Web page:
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Review Series

Myocardial ischemia-reperfusion injury: a neglected therapeutic target

Derek J. Hausenloy and Derek M. Yellon

The Hatter Cardiovascular Institute, University College London, London, United Kingdom.

Address correspondence to: Derek M. Yellon, Hatter Cardiovascular Institute, University College London, 67 Chenies Mews, London WC1E 6HX, United Kingdom. Phone: 44.203.447.9888; Fax: 44.203.447.5095; E-mail: d.yellon@ucl.ac.uk.

Published January 2, 2013

Acute myocardial infarction (MI) is a major cause of death and disability worldwide. In patients with MI, the treatment of choice for reducing acute myocardial ischemic injury and limiting MI size is timely and effective myocardial reperfusion using either thombolytic therapy or primary percutaneous coronary intervention (PPCI). However, the process of reperfusion can itself induce cardiomyocyte death, known as myocardial reperfusion injury, for which there is still no effective therapy. A number of new therapeutic strategies currently under investigation for preventing myocardial reperfusion injury have the potential to improve clinical outcomes in patients with acute MI treated with PPCI.

Introduction

Coronary heart disease (CHD) is the leading cause of death and disability worldwide. According to the WHO, 7,254,000 deaths worldwide (12.8% of all deaths) resulted from CHD in 2008. The effects of CHD are usually attributable to the detrimental effects of acute myocardial ischemia-reperfusion injury (IRI). IRI typically arises in patients presenting with an acute ST-segment elevation myocardial infarction (STEMI), in whom the most effective therapeutic intervention for reducing acute myocardial ischemic injury and limiting the size of myocardial infarction (MI) is timely and effective myocardial reperfusion using either thrombolytic therapy or primary percutaneous coronary intervention (PPCI). However, the process of myocardial reperfusion can itself induce further cardiomyocyte death, a phenomenon known as myocardial reperfusion injury (13). Although the process of myocardial reperfusion continues to improve with more timely and effective reperfusion and with advances in PCI technology and antiplatelet and antithrombotic agents for maintaining the patency of the infarct-related coronary artery, there is still no effective therapy for preventing myocardial reperfusion injury. In this respect, myocardial reperfusion injury remains a neglected therapeutic target for cardioprotection in PPCI patients. In this article, the pathophysiology of myocardial lRI and the emerging therapeutic strategies for protecting the heart from its detrimental effects are reviewed.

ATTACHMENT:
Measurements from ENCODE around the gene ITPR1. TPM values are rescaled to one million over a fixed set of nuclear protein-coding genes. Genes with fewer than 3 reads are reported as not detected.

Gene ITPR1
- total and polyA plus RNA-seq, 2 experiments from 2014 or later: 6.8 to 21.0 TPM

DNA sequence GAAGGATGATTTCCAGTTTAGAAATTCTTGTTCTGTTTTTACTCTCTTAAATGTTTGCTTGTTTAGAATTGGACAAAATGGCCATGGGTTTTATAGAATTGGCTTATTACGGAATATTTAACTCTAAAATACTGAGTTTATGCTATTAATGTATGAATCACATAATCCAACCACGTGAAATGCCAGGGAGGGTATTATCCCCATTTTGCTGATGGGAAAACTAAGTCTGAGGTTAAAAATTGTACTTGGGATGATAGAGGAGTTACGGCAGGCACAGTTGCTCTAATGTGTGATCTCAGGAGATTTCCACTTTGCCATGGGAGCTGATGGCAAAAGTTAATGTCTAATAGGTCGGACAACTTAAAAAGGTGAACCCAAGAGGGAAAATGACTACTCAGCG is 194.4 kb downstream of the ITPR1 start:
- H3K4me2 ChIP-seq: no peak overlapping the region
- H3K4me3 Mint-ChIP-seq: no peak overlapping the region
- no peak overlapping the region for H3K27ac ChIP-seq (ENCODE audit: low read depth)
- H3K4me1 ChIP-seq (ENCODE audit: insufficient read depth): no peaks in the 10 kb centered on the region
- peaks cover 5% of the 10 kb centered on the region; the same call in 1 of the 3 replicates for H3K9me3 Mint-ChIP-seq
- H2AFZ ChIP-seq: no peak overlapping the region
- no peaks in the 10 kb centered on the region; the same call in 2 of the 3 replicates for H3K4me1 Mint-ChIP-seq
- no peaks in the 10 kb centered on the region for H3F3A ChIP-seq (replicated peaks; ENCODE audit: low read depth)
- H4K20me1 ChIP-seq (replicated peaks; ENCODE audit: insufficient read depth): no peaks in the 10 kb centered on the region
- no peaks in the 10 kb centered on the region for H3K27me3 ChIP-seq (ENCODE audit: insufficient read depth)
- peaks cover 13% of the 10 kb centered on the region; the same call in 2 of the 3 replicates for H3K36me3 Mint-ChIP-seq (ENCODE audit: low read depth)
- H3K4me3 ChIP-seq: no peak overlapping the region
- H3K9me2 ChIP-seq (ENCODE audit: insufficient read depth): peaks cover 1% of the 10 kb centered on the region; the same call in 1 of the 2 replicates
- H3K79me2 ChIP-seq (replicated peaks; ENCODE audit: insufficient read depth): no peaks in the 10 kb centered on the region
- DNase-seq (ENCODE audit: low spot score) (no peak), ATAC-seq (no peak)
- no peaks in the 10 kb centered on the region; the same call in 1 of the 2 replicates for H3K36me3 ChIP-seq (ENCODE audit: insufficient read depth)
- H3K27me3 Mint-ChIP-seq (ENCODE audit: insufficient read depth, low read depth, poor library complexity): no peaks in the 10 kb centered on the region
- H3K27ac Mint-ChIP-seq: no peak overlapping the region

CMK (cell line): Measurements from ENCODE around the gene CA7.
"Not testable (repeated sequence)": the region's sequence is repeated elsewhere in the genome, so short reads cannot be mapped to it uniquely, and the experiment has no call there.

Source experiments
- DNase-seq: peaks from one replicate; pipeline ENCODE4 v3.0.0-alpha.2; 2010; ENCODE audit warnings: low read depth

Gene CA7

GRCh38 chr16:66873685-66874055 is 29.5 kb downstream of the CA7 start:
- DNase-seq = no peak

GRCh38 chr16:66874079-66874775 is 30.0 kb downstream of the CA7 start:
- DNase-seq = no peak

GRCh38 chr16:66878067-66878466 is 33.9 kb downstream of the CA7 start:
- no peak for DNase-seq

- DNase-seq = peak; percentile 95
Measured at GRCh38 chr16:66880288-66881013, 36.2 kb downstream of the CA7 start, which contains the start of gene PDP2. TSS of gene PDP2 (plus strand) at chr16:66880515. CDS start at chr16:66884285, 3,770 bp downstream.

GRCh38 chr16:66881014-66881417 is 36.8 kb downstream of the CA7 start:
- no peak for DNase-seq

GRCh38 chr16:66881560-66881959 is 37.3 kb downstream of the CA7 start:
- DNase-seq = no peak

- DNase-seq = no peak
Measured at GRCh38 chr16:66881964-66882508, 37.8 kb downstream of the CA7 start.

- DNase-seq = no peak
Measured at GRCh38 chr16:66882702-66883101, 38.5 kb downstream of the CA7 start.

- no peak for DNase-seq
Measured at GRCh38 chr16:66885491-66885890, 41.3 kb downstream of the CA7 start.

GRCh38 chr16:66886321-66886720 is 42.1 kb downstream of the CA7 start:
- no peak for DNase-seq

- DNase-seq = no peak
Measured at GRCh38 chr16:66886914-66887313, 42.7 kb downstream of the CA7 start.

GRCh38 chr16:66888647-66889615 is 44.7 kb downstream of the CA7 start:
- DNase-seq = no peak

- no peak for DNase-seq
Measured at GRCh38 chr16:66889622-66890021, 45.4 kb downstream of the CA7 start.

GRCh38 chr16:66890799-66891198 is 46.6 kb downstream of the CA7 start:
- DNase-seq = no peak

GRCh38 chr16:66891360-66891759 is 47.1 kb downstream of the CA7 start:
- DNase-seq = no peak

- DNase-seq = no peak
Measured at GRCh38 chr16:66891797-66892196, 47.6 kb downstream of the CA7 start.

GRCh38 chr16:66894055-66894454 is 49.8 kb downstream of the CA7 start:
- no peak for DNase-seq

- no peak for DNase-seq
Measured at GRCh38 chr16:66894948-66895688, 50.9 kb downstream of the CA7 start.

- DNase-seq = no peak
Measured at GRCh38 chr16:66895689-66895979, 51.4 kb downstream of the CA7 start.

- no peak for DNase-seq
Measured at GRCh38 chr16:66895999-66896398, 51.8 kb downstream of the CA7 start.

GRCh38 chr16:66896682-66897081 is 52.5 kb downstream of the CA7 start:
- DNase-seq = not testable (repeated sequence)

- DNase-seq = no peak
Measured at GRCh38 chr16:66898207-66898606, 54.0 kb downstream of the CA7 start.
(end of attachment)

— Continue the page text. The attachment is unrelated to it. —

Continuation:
Pathophysiology of myocardial ischemic injury

Acute occlusion of the coronary artery in the STEMI patient subjects the myocardium supplied by that vessel to acute myocardial ischemia, thereby demarcating the area at risk (AAR) of potential MI, should the acute coronary occlusion be sustained or permanent. If the period of acute myocardial ischemia is prolonged (more than 20 minutes) a “wave front” of cardiomyocyte death begins in the subendocardium and extends transmurally over time toward the epicardium (4).